CONTINGENCY PROCEDURES FORM THE BACKBONE OF SAFE AIR TRAFFIC SERVICES

CONTINGENCY PROCEDURES FORM THE BACKBONE OF SAFE AIR TRAFFIC SERVICES

Contingency planning and procedures form an integral part of airspace management and operations today.  In the event of unforeseen incidence that places limitations on operations within air traffic management (ATM) services, contingency procedures can offer critical support. It is against this backdrop that the Air Traffic and Navigation Services (ATNS) SOC Limited in collaboration with the International Air Transport Association (IATA) and International Civil Aviation Organisation (ICAO) hosted a two-day SADC Contingency Planning Workshop near OR Tambo International Airport in Gauteng. The SADC workshop sought to finalise the tasks set by AFI Planning and Implementation Regional Group (APIRG).  “The aim of the two-day workshop was to ensure that SADC states’ contingency plans are aligned and coordinated as per the APIRG – ultimately ensuring safe, effective and secure flow or air traffic in the event of any unforeseen disruption to air traffic services,” explains Interim ATNS CEO, Thomas Kgokolo.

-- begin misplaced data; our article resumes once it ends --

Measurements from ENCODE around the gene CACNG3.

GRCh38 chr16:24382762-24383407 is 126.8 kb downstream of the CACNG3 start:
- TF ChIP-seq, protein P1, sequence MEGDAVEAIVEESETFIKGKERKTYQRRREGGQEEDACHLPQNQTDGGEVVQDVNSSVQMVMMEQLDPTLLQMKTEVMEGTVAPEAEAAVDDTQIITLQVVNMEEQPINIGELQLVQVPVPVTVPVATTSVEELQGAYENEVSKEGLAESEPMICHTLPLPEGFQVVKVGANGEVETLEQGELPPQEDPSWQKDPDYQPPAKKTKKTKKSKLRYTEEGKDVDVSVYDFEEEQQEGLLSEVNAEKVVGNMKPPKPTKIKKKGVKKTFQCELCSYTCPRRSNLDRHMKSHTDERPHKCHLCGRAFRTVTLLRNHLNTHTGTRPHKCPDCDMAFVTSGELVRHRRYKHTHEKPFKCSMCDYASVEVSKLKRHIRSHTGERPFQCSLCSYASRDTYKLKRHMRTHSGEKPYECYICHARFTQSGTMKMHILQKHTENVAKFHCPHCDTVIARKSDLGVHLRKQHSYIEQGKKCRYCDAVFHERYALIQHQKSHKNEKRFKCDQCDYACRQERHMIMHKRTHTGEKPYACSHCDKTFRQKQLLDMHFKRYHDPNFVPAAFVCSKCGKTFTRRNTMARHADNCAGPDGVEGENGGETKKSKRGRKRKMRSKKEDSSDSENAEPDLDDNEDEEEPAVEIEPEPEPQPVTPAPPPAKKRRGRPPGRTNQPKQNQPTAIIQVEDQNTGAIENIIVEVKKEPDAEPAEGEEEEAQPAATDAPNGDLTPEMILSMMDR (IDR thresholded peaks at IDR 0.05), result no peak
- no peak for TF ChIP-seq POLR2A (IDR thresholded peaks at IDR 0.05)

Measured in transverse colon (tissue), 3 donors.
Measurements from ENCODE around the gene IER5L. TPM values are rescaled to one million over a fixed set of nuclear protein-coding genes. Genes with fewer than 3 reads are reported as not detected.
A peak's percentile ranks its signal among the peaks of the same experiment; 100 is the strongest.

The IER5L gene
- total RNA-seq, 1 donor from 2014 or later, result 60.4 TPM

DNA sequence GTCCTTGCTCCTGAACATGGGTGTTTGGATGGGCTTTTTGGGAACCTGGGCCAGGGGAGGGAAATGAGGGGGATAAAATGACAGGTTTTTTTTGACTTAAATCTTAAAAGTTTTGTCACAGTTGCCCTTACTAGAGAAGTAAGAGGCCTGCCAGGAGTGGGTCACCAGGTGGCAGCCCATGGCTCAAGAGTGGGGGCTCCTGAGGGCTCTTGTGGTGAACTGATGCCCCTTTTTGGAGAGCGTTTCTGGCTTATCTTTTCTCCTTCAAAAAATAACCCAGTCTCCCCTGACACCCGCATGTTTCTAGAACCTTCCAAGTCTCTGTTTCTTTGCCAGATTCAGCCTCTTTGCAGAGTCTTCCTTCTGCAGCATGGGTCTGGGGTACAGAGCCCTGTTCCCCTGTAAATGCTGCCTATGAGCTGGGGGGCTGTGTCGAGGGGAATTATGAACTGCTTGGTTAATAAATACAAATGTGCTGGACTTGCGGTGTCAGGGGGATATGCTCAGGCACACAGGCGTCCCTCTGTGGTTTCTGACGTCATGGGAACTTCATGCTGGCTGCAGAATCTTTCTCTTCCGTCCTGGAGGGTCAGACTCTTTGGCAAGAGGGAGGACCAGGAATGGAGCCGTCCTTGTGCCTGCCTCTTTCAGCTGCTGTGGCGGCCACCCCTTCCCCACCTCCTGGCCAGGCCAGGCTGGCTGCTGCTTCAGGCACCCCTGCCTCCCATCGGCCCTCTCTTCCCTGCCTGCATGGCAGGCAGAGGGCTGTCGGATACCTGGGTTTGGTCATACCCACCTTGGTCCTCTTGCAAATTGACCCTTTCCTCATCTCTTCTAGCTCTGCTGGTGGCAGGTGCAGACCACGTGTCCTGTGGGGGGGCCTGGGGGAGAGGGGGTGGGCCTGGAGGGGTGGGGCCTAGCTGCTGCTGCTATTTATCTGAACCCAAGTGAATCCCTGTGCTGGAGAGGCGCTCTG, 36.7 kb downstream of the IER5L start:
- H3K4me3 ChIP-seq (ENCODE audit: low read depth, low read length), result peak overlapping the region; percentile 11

The AFI Regional ATM Contingency Plan is intended to provide guidelines to flight information regions (FIRs) and facilitate timely and effective action by all airspace users, air navigation service providers (ANSPs), as well as civil aviation authorities. Placed within the global context, contingency planning is only implemented when necessary and only as a temporary measure, according to the ICAO.  “In the absence of ATM services – contingency procedures provide reports and relevant supplementary information of an advisory nature.  This can for example be transmitted by pilots for the information of pilots of other aircraft in the vicinity,” concludes Kgokolo The most common reason worldwide for the unexpected inability to provide ATM services are staffing problems or equipment failure. An ANSP’s contingency plans are prepared based on the historical understanding of traffic patterns, aircraft numbers and airspace risk profile. These contingency procedures are also by design – developed to minimise disruption which can become extremely costly to normal aviation operations.  Generally, a contingency plan will contain flight paths that can be used by aircraft to avoid the affected airspace known as Contingency Routes. A plan is normally set in motion by a nominated manager tasked with the operational oversight, recording of all activities, notifying affected airlines, monitoring of all flights, and managing the transition back to normal services after the event. The workshop also highlighted the role of Air Traffic Flow Management (ATFM) in a contingency situation to assist in regulating the flow of traffic around the affected FIRs. Ultimately, contingency planning and procedures play a fundamental role in ensuring the airspace remains safe and reliable means of travel in the event of ATM services disruption.

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